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Central African Republic

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The Central African Republic (French: République centrafricaine or Centrafrique, Sangho: Ködörösêse tî Bêafrîka) is at the geographic center of Africa, bordered by Cameroon to the west, Chad to the north, Sudan and South Sudan to the east, and the Democratic Republic of the Congo and Republic of the Congo to the south.

Regions

Cities

  • Bangui - the capital
  • Bambari
  • Bangassou
  • Birao
  • Bria
  • Mbaiki
  • Nola
  • Sibut

Other destinations

  • Dzanga-Sangha National Park
  • Manovo-Gounda St. Floris National Park is on the UNESCO World Heritage list.
  • Pygmy settlements in the rainforests surrounding Mbaiki.

Understand

History

Until the early 1800s, the peoples of the CAR lived beyond the expanding Islamic frontier in the Sudanic zone of Africa and thus had relatively little contact with outsiders. During the first decades of the nineteenth century, however, Muslim traders increasingly began to penetrate the region of the CAR and to cultivate special relations with local leaders to facilitate their trade and settlement in the region. The initial arrival of Muslim traders in the early 1800s was relatively peaceful and depended upon the support of local peoples, but after about 1850, slave traders with well-armed soldiers began to penetrate the region.

European penetration of Central African territory began in the late nineteenth century during the so-called Scramble for Africa. The French, Belgian and British competed to establish their claims to territory in the Central African region.

In 1889 the French established a post on the Ubangi River at Bangui, the future capital of and the CAR and in 1894, the "French Congo's" borders with (Belgian) Congo Free State, now the Democratic Republic of the Congo and (German) Cameroon were fixed by diplomatic agreements. The French named their colony Ubang Shari.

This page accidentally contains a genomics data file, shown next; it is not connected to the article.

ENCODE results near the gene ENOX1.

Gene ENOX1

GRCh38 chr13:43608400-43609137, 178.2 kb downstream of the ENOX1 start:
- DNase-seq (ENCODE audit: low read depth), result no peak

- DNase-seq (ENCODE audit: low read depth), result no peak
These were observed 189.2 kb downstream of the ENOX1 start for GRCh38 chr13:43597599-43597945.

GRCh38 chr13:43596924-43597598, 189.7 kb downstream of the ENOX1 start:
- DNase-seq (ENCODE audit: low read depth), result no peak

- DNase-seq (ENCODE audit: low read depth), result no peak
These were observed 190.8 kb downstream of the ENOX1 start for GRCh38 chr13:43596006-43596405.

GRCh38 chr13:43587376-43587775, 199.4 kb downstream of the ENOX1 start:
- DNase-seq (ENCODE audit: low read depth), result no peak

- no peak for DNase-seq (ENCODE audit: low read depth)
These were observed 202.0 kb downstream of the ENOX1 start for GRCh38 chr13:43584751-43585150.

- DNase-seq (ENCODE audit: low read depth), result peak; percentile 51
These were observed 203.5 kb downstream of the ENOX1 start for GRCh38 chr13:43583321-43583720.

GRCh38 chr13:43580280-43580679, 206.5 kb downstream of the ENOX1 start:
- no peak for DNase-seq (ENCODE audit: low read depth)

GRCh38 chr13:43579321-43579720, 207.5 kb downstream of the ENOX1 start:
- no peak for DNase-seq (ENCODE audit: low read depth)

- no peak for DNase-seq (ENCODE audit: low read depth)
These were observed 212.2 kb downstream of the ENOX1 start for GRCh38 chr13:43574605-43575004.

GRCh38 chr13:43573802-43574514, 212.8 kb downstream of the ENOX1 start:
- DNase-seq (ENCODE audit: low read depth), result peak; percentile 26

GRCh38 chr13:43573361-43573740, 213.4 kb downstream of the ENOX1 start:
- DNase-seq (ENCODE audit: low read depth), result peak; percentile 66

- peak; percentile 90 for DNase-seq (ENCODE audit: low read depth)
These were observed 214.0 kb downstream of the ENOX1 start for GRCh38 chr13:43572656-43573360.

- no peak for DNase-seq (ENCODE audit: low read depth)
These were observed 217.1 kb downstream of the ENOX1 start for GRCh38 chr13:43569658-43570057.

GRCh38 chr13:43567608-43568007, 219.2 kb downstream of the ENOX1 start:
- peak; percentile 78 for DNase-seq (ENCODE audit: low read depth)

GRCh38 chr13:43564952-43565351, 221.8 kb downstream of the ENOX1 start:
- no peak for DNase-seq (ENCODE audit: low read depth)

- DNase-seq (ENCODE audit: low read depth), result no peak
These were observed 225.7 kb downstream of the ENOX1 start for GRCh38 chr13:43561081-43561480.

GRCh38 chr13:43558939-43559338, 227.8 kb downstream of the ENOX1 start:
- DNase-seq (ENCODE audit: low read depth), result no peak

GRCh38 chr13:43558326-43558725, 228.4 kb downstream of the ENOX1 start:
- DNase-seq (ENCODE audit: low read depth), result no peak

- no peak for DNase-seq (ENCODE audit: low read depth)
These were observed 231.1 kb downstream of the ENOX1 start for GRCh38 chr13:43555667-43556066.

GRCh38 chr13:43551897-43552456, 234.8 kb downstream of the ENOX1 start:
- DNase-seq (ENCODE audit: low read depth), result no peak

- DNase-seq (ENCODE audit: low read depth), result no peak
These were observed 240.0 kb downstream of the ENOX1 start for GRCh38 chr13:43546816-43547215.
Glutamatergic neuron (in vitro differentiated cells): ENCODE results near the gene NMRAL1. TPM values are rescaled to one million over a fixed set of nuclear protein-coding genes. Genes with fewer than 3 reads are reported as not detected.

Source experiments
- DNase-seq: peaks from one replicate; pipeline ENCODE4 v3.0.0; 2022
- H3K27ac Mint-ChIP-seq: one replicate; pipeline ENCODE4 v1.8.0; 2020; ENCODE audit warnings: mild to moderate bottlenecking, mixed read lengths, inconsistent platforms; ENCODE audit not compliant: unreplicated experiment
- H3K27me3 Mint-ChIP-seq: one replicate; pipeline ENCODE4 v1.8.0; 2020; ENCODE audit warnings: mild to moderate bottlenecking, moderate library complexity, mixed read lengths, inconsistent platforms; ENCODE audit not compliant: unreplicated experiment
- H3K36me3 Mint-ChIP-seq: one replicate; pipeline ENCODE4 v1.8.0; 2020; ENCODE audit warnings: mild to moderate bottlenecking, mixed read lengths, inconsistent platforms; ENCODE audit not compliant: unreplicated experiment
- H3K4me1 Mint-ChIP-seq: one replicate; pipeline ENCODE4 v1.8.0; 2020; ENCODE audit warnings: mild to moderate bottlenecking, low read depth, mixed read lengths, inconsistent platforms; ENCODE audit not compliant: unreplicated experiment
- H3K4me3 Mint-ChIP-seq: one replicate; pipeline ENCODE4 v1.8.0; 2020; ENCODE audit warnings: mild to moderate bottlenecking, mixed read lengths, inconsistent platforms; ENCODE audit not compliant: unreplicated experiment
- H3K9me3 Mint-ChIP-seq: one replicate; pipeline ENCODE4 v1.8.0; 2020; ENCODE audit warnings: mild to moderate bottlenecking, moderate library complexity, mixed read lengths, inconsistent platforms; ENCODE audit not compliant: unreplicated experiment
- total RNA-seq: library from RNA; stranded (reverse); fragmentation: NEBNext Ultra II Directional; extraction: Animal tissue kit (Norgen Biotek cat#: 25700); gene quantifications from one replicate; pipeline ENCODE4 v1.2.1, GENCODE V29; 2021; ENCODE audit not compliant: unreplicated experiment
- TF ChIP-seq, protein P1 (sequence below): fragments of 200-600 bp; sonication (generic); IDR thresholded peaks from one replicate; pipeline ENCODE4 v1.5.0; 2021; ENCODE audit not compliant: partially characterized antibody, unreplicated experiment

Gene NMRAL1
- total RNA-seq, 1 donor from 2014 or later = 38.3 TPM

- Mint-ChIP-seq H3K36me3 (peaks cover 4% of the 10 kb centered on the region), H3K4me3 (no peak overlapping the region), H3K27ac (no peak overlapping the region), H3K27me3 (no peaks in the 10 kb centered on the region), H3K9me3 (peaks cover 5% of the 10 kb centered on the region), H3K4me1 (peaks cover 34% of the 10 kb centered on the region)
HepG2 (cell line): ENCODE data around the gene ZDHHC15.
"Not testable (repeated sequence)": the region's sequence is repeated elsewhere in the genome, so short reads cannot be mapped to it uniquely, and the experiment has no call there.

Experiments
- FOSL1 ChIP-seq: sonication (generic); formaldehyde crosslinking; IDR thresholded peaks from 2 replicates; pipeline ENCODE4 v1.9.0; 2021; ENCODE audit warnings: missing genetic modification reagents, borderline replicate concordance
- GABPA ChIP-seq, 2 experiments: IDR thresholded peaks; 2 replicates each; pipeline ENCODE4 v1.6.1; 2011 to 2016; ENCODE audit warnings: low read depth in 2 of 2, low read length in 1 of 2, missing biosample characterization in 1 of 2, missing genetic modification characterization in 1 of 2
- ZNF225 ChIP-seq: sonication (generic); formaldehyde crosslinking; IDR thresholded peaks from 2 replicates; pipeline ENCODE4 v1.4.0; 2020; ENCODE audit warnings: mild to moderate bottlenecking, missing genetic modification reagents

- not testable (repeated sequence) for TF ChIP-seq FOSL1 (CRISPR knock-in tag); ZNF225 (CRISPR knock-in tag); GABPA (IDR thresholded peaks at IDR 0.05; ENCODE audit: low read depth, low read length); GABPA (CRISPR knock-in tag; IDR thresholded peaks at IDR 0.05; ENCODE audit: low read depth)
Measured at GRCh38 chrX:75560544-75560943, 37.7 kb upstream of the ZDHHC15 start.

On 1 December 1958 the colony of Ubangi-Shari became an autonomous territory and took the name Central African Republic. The founding father, Barthélémy Boganda, died in a mysterious plane accident in 1959, just eight days before the last elections of the colonial era. On 13 August 1960 the Central African Republic gained its independence and two of Boganda's closest aides became involved in a power struggle. David Dacko won and by 1962 had established a one-party state.

Since then a series of coups, including a notorious period under a self-declared emperor, Jean-Bedel Bokassa, and periodic violence from rebel groups, have dealt a very bad lot to the citizens of the Central African Republic. Today, this remains one of the most lawless, dangerous and unstable nations on earth.

Climate

The climate is generally tropical. The northern areas are subject to harmattan winds, which are hot, dry, and carry dust. The northern regions have been subject to desertification, and the northeast is desert. The remainder of the country is prone to flooding from nearby rivers.

In the November 2008 issue of National Geographic, the Central African Republic was named the country least affected by light pollution.

People

Central African Republic consists of 80 ethnic groups, each having their own language, including the Gbaya, Banda, Mandija, Sara, Mboum, M'baka and Yakoma.

Get in

Everyone will need a visa except citizens of Switzerland and Israel.

Visas can be single entry or multiple entry, but multiple entry is recommended more than single entry. Multiple entry visas usually last a year, whereas the single entry last three months. They cost $150 and take two days to process. If you are from a country without a CAR embassy (such as New Zealand), you may apply for a CAR visa at a French consulate/embassy. It is unclear if other nationals (citizens of the USA, France, etc.) may apply at a French consulate or not. Policies for obtaining a visa vary among CAR embassies and from month-to-month. You may apply for a CAR visa at CAR embassies in neighboring Yaounde, N'Djamena, Brazzaville, Kinshasa, & Khartoum. The CAR also has embassies in Washington, Paris, & Bonn.